From the flank, a pom-pom now started firing at us. Our Squadron leader pointed his sword towards it and shouted, “Come on A Squadron. We’re going to get that damned gun.” We followed him and met a sharp burst of rifle fire. I heard one bullet smack into Polly Parrett’s horse. It went down with Polly cursing and swearing. [We were one less in our section, 2 counting poor old Tommy Housey who had met his Maker a few minutes before.] We kept on behind our leader, right up to the gun position, and found it to be deserted. They must have packed it up and then escaped on their pack horses as soon as they spotted us charging towards them. Notwithstanding that, we were still under fire from a ridge about 800 yards away.
At that moment, on hearing the bugles sound the Rally Call, the Squadron formed up into column under our troop officers and we began to ride back to the main body of the Brigade having gained quite a lot of ground in our advance. As soon as we were under cover, we formed up and led our tired horses to a dam of muddy water for a drink. When the Roll was called, the final tally was 7 men killed and 14 men wounded as well as countless horses too. Against that loss, we had captured 120 of the enemy troops who were rounded up when we closed up on our main body. Some were wounded but I never heard how many had been killed. I also never heard what the total casualties of the Cavalry Brigade were.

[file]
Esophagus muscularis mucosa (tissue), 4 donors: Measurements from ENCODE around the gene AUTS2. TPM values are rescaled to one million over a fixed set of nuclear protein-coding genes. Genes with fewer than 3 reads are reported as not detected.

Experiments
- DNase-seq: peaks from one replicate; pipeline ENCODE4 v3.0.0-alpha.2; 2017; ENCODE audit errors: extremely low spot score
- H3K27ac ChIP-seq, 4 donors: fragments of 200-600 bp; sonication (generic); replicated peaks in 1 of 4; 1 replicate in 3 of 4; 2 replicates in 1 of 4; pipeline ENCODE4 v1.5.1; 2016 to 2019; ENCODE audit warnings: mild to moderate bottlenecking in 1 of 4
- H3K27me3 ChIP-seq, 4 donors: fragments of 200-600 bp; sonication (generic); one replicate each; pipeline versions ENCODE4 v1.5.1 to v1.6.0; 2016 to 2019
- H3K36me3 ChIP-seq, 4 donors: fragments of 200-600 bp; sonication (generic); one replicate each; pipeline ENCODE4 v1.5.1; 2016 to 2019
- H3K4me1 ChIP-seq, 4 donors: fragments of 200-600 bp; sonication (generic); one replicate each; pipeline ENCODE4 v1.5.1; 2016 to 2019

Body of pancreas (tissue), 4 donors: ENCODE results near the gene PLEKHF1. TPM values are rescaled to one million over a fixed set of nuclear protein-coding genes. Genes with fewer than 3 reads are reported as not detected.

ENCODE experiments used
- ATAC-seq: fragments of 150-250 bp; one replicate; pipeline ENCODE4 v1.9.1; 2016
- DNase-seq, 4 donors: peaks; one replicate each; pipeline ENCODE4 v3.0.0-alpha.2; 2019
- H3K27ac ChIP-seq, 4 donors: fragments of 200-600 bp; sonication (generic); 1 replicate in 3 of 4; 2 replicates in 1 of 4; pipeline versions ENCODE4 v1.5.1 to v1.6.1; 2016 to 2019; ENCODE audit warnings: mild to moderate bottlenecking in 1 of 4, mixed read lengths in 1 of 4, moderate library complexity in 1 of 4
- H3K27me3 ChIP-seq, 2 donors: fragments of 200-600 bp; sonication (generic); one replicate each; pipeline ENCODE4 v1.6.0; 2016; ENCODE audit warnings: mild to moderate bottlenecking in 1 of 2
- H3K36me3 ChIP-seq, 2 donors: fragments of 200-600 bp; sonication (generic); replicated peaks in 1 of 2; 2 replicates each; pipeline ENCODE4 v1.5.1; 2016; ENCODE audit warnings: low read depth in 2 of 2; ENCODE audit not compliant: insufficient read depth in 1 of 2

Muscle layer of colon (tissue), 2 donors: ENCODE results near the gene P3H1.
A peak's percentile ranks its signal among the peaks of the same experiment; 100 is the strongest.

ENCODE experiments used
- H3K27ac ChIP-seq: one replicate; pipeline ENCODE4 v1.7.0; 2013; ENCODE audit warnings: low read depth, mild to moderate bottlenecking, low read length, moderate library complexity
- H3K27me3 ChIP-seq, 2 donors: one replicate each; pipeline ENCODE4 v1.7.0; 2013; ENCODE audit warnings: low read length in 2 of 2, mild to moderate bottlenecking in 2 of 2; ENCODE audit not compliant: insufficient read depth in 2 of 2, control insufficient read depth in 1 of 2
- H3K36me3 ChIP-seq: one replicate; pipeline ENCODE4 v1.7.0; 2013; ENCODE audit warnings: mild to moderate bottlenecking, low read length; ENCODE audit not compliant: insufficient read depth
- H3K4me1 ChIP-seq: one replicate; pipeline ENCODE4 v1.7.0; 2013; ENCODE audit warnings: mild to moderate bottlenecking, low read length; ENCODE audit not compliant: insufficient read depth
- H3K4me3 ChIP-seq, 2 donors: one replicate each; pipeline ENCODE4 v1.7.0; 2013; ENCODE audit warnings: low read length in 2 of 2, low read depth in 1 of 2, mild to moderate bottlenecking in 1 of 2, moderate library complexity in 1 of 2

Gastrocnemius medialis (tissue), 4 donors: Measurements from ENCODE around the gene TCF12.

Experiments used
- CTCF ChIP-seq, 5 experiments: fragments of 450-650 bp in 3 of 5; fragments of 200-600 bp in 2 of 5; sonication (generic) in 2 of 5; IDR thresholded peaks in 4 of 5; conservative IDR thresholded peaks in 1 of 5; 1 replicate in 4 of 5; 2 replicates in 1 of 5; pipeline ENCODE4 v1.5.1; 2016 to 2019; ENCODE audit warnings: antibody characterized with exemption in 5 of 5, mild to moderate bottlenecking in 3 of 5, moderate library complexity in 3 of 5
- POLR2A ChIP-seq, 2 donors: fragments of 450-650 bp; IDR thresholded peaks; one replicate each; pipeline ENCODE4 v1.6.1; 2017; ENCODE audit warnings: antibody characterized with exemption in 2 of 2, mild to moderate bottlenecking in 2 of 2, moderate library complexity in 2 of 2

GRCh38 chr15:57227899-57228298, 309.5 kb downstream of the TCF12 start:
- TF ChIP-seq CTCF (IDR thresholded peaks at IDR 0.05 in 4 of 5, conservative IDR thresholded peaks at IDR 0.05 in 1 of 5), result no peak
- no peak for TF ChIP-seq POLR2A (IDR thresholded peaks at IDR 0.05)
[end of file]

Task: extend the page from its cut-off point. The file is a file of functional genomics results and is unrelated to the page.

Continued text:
While we were charging the Boers on this flank, the Infantry – the Berkshires and Royal Fusiliers – had advanced and managed to capture some Boer positions on our right beyond the town of Colesberg together with the assistance of our artillery.
Thus AJ Montgomery’s war for the Battle of Colesberg
I forgot to relate that Lieutenant Milbanke had been recommended for the Victoria Cross for this action during the fighting at Colesberg. It happened one day when our troop was on outpost duty and Corporal Barclay of the 2nd troop had been instructed to reconnoitre a stretch of rough veld in front of us when he and 3 men were trapped by a fairly large party of the enemy. Corporal Barclay’s horse was shot from under him and he himself was wounded rather badly. When the patrol started returning the fire, Milbanke heard the fusillade, saw through his field glasses what was happening. Milbanke did not wait a moment but dashed out of cover, drawing his sword. We were frightened to fire back at the enemy in case we hit one of our own men. We could see him charging at them, his sword flashing in the sun, when a burst of rifle fire broke out from the bed of the dry water course where the enemy were located.
Then, to our relief, we saw our Lieutenant appear at a hard gallop with Corporal Barclay holding on behind. They managed to safely return to our Troop but Milbanke had suffered a serious bullet wound in his groin and the Corporal one through both his thighs. Miraculously, they both recovered from their wounds and were able to join our Troop again at Bloemfontein. We only hear afterwards that the 3 other men in the patrol had been captured as they attempted to crawl away, being horses either being killed or badly wounded.
Hand written memoirs by AJ Montgomery
Photographs of AJ Montgomery supplied by Alan Derek Montgomery, grandson of AJ Montgomery